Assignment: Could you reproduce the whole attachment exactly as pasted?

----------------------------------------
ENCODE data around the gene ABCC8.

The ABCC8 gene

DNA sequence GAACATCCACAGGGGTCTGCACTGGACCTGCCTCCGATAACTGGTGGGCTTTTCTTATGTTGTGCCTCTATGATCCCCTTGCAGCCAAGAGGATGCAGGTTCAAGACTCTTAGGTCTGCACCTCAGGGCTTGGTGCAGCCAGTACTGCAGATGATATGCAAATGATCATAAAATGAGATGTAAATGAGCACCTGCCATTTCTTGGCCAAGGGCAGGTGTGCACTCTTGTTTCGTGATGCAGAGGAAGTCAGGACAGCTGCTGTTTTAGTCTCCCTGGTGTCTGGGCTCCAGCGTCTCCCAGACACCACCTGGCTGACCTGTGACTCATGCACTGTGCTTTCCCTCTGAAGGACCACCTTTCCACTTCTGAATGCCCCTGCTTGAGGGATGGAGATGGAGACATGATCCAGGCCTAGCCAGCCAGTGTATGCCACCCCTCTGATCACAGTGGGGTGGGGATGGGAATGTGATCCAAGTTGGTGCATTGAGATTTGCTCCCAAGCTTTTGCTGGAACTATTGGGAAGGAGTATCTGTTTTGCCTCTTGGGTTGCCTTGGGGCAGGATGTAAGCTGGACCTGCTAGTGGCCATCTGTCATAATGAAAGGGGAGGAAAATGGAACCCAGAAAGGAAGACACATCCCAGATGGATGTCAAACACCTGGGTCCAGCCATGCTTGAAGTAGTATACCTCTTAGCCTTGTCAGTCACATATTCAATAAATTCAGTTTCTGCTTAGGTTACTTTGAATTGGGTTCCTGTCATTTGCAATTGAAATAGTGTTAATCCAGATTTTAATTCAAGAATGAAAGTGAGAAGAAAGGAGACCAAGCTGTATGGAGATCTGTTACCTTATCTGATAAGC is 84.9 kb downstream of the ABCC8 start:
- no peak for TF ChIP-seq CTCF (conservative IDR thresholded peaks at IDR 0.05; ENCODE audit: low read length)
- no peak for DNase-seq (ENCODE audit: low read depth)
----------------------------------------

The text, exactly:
ENCODE data around the gene ABCC8.

The ABCC8 gene

DNA sequence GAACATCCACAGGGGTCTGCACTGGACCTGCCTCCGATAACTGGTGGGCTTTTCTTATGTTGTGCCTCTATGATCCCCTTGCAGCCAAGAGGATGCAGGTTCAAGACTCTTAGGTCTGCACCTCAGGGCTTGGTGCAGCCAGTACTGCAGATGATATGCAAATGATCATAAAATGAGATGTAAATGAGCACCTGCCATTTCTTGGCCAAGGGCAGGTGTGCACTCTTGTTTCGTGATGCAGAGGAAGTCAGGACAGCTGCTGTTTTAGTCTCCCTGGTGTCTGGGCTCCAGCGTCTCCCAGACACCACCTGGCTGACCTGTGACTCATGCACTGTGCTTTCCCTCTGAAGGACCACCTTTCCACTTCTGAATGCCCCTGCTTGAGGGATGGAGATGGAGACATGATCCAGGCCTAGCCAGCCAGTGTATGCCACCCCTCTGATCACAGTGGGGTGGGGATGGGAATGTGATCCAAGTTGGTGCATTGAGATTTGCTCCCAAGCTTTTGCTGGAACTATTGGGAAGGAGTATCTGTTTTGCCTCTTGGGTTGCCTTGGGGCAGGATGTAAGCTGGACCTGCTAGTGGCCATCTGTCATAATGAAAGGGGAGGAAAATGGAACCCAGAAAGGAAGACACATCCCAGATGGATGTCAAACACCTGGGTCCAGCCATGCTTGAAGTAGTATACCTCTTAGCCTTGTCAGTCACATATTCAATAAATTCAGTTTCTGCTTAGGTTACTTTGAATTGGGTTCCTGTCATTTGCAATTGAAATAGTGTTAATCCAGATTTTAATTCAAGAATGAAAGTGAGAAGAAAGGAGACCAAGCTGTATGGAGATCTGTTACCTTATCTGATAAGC is 84.9 kb downstream of the ABCC8 start:
- no peak for TF ChIP-seq CTCF (conservative IDR thresholded peaks at IDR 0.05; ENCODE audit: low read length)
- no peak for DNase-seq (ENCODE audit: low read depth)